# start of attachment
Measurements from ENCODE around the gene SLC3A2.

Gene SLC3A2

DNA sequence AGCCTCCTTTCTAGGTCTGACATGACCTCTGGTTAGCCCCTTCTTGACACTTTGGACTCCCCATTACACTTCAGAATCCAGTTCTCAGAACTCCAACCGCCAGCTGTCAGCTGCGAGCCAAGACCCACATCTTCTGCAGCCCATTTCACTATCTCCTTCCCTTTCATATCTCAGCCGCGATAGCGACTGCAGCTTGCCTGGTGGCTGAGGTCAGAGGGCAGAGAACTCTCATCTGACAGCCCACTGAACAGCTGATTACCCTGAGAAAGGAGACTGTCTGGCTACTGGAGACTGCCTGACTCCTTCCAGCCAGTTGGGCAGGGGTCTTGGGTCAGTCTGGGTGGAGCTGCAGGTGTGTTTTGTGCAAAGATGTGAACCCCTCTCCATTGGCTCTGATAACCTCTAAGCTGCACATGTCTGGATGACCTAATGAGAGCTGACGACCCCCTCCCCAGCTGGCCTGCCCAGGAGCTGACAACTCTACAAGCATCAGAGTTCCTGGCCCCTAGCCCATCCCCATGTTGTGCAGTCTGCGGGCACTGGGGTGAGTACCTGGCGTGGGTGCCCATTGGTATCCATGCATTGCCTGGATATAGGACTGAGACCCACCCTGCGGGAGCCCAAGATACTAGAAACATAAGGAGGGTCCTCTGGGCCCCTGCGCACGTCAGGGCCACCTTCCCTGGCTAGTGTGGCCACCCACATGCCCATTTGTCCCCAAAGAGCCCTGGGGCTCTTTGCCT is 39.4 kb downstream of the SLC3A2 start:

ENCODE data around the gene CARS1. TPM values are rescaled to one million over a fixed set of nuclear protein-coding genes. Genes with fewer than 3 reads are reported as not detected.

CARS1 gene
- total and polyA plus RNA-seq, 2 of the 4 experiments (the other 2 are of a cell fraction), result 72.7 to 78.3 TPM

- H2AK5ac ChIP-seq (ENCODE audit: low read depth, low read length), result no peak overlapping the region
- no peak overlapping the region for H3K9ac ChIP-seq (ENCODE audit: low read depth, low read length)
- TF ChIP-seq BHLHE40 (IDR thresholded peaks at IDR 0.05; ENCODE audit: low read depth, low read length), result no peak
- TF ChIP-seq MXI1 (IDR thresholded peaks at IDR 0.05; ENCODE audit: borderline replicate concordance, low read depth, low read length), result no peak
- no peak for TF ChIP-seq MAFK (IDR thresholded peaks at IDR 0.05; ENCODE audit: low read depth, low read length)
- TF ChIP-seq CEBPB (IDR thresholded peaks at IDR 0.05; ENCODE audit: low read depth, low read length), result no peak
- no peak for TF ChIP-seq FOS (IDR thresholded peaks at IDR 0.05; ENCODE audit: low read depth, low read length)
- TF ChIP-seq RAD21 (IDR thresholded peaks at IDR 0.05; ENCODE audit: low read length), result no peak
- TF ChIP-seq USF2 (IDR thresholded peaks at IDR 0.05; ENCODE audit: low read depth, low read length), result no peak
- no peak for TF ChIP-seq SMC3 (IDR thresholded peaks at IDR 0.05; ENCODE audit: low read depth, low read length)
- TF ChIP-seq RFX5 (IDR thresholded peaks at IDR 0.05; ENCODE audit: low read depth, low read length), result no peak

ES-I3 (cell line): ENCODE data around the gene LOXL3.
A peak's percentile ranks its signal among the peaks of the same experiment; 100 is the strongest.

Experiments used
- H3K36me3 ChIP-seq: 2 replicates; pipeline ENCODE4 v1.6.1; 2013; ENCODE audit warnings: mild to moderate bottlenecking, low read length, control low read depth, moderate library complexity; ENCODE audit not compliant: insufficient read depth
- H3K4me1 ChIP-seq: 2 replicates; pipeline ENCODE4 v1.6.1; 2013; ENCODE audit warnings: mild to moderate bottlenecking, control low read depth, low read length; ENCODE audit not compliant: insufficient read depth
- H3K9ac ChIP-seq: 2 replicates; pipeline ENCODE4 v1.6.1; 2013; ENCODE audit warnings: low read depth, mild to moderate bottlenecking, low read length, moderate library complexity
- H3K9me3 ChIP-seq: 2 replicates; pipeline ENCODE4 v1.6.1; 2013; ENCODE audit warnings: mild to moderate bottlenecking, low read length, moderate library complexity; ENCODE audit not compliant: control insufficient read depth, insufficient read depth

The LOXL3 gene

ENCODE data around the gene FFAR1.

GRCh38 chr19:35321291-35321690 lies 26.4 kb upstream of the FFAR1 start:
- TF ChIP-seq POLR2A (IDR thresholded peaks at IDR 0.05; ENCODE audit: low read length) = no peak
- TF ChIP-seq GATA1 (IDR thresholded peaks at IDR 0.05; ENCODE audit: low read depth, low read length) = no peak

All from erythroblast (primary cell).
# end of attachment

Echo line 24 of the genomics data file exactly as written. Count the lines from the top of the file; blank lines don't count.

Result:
- H3K9me3 ChIP-seq: 2 replicates; pipeline ENCODE4 v1.6.1; 2013; ENCODE audit warnings: mild to moderate bottlenecking, low read length, moderate library complexity; ENCODE audit not compliant: control insufficient read depth, insufficient read depth